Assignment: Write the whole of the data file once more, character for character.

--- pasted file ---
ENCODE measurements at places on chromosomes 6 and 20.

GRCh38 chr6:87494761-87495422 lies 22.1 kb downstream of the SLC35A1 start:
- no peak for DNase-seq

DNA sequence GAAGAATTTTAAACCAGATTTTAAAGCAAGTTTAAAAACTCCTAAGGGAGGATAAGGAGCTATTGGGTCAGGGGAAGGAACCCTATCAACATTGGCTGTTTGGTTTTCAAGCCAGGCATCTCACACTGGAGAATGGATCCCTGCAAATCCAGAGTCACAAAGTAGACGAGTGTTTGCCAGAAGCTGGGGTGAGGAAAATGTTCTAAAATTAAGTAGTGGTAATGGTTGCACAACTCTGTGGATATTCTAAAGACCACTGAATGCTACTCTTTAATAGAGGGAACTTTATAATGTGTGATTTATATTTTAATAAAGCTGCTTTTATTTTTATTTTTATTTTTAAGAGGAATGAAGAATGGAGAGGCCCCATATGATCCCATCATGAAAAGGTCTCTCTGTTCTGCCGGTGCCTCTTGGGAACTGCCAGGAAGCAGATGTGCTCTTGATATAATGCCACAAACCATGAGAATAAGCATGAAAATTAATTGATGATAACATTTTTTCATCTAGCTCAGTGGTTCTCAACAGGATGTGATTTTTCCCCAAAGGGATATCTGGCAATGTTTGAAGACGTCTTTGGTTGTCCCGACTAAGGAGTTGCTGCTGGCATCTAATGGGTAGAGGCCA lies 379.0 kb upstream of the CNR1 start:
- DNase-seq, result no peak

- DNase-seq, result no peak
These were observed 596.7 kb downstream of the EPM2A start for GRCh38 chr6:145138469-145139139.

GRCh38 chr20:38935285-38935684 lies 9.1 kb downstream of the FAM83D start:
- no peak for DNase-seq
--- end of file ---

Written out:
ENCODE measurements at places on chromosomes 6 and 20.

GRCh38 chr6:87494761-87495422 lies 22.1 kb downstream of the SLC35A1 start:
- no peak for DNase-seq

DNA sequence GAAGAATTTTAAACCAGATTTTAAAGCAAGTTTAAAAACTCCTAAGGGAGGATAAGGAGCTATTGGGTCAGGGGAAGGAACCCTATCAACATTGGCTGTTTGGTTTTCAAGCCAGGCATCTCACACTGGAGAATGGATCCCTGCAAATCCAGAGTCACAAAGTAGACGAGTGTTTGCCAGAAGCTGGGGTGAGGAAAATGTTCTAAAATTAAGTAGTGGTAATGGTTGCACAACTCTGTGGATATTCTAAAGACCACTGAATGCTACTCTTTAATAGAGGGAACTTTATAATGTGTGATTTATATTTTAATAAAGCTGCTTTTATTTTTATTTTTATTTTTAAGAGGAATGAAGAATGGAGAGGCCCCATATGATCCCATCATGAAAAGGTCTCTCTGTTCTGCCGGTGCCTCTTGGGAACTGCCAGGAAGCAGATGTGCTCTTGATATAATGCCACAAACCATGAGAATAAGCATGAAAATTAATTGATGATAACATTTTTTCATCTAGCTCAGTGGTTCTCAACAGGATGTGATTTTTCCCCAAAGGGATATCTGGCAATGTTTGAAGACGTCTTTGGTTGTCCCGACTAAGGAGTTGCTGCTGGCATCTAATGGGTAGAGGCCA lies 379.0 kb upstream of the CNR1 start:
- DNase-seq, result no peak

- DNase-seq, result no peak
These were observed 596.7 kb downstream of the EPM2A start for GRCh38 chr6:145138469-145139139.

GRCh38 chr20:38935285-38935684 lies 9.1 kb downstream of the FAM83D start:
- no peak for DNase-seq